Reviving the battery II

Last December I wrote of reviving my Powervault home storage battery with new internal batteries. However subsequently I decided that my old batteries were worth more to me for their remaining storage capacity than they were to me as scrap, and instead I would try to use both my old and new batteries.

I knew that there wasn’t space inside the case for two sets of batteries so I planned to add the additional batteries in a separate rack outside the standard case.

Powervault G200 storage
Electronics side of G200

I decided to explore the right hand side of the Powervault where the controls reside. The picture shows a large blue box which is the inverter/charger and handles the conversion of AC to DC to charge the battery, and DC to AC to discharge the battery. The open green circuit board to the right controls the inverter/charger and connects it to the internet for monitoring and control. Down the middle is an umbilical that connects the batteries (on the reverse side of the panel) to the inverter/charger. Each pair of batteries on a shelf is connected separately to the inverter/charger.

I fairly rapidly determined that there wasn’t space to add additional battery cables to the inverter/charger so instead I added two terminal blocks (see right) in the free space to the right, moved the existing battery cables from the inverter/charger to the blocks, and then added new cables from the blocks to the inverter. At this point the system was checked to ensure that all was working correctly.

Terminal block with applications
DC fuse

I then added two DC cables from the blocks, through a suitable fuse, and through new cable glands to the external batteries.

All the additional parts including batteries, blocks, cables, fuse and glands are intended for similar battery storage applications in boats or caravans.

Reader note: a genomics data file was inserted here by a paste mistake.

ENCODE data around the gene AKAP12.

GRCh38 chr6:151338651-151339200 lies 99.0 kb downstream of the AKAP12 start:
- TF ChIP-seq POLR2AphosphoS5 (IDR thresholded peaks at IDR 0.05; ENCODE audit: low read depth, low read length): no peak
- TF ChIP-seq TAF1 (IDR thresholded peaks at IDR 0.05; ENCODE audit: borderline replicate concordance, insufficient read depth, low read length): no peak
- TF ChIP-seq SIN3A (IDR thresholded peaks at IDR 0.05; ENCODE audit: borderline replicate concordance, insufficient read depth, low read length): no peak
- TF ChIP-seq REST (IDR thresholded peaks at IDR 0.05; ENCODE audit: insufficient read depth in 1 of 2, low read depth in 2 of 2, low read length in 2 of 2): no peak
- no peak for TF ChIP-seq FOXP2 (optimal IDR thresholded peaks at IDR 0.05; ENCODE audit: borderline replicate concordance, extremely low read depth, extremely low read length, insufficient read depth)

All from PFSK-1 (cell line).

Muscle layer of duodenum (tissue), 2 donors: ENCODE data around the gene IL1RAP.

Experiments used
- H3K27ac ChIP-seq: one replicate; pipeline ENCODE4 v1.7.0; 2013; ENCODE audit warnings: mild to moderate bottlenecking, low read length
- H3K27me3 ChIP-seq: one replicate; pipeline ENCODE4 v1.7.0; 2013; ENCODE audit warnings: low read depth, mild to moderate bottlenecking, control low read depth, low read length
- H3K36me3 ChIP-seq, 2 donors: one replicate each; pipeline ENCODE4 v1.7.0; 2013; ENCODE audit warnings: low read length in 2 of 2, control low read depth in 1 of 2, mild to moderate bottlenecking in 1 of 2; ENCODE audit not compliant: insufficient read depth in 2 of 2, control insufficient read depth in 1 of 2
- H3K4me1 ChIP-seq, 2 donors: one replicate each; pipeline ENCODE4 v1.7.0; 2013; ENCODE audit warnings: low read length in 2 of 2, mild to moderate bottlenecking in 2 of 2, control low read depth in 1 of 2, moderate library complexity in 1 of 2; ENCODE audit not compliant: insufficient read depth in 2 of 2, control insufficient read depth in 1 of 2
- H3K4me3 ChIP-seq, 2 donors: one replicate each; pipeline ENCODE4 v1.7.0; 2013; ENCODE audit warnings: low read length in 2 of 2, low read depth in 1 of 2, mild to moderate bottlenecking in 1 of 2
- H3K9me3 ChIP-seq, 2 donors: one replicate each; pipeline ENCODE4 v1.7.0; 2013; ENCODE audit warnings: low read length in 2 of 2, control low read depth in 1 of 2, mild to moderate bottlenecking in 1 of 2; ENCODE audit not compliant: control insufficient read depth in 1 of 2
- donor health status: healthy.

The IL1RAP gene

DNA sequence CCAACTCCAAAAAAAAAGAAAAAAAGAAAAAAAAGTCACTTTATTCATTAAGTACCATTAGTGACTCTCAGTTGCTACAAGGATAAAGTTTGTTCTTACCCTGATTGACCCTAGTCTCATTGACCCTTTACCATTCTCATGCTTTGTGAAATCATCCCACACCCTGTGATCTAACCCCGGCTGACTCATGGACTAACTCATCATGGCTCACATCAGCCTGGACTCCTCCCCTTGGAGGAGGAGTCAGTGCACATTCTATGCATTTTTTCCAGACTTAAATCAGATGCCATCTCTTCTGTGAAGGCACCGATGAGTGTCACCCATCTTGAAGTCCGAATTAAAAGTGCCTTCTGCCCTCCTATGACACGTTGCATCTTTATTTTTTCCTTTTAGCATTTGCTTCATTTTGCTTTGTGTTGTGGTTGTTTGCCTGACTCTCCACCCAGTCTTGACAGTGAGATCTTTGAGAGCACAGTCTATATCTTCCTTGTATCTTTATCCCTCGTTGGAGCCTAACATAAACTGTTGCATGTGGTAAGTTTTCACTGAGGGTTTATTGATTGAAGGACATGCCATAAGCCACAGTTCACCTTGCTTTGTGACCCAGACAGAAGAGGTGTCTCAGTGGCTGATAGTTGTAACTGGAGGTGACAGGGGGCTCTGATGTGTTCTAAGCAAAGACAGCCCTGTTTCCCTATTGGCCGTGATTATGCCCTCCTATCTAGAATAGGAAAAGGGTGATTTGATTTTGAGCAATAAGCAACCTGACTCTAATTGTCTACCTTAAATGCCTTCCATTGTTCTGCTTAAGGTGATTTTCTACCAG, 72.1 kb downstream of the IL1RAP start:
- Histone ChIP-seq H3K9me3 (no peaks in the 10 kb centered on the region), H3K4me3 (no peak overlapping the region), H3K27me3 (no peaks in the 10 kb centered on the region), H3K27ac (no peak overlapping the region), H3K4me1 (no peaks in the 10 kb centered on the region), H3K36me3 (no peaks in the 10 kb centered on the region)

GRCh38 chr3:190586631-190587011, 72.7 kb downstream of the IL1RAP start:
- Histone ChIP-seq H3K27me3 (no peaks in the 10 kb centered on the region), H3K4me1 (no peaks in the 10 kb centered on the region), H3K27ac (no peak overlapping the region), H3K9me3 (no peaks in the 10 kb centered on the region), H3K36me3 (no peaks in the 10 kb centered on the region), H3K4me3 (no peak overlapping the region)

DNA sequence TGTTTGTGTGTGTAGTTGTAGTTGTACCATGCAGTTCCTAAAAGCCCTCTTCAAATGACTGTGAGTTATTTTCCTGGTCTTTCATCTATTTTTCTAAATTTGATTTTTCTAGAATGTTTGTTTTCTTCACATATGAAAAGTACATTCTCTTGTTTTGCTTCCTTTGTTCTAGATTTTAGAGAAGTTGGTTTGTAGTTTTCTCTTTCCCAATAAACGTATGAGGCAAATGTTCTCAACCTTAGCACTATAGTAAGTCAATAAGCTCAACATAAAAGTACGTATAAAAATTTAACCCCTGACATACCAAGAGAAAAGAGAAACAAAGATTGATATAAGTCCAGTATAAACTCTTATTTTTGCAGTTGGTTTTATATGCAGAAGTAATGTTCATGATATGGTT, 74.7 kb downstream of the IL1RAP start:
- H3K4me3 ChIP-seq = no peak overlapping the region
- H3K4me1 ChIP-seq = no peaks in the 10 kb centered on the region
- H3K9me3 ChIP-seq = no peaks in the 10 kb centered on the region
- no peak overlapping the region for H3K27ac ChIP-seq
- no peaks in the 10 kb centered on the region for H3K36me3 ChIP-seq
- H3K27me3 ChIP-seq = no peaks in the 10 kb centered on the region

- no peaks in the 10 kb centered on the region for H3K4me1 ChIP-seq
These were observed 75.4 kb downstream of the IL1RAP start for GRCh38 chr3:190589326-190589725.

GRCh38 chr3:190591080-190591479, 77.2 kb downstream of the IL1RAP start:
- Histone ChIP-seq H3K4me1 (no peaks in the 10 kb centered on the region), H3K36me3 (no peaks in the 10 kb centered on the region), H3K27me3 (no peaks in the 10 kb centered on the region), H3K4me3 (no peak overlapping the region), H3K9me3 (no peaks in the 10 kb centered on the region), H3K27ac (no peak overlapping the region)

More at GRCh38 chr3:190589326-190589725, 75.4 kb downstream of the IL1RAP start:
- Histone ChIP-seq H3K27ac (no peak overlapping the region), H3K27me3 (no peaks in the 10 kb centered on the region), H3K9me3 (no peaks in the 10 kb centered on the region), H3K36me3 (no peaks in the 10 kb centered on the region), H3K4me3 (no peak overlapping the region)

The results of this are that the battery continues to function correctly supporting the needs of the house. The above graphs, from Powervault and smart meter respectively, show:

  • 00:00 to 00:30 – home still running on stored energy from yesterday having already run through yesterday evening on stored energy.
  • 00:30 to 01:00 – battery charges for half an hour on cheap rate power (7.5 p/kWh) as HEMS predicts that today may not be sunny enough to fully charge the battery.
  • 01:00 to 04:30 – battery idle while other household loads charge from cheap power.
  • 04:30 to 07:00 – house runs from stored energy until sun comes up.
  • 07:00 to 18:00 – house running from solar with battery charging, car charging and water heating at times from solar. Some export from 15:00 as all storage devices (battery, car and water cylinder are fully charged).
  • 18:00 to 00:00 – home runs from battery.

Through the day the battery supported the house to the tune of 5.18 kWh and then the next day for 30 minutes until the cheap rate started. The Powervault had notionally 4 kWh usable capacity as supplied, although theoretical capacity was higher (3 x 120 Ah x 24 Volts = 8.64 kWh). Theoretical capacity is higher now, but I suspect that the control board continues to limit the usable capacity. A low ratio of usable capacity to theoretical capacity should be good for battery longevity as depth of discharge is limited. The older batteries have now been in use for over six years, although they have only been supported by the newer batteries for a couple of months.

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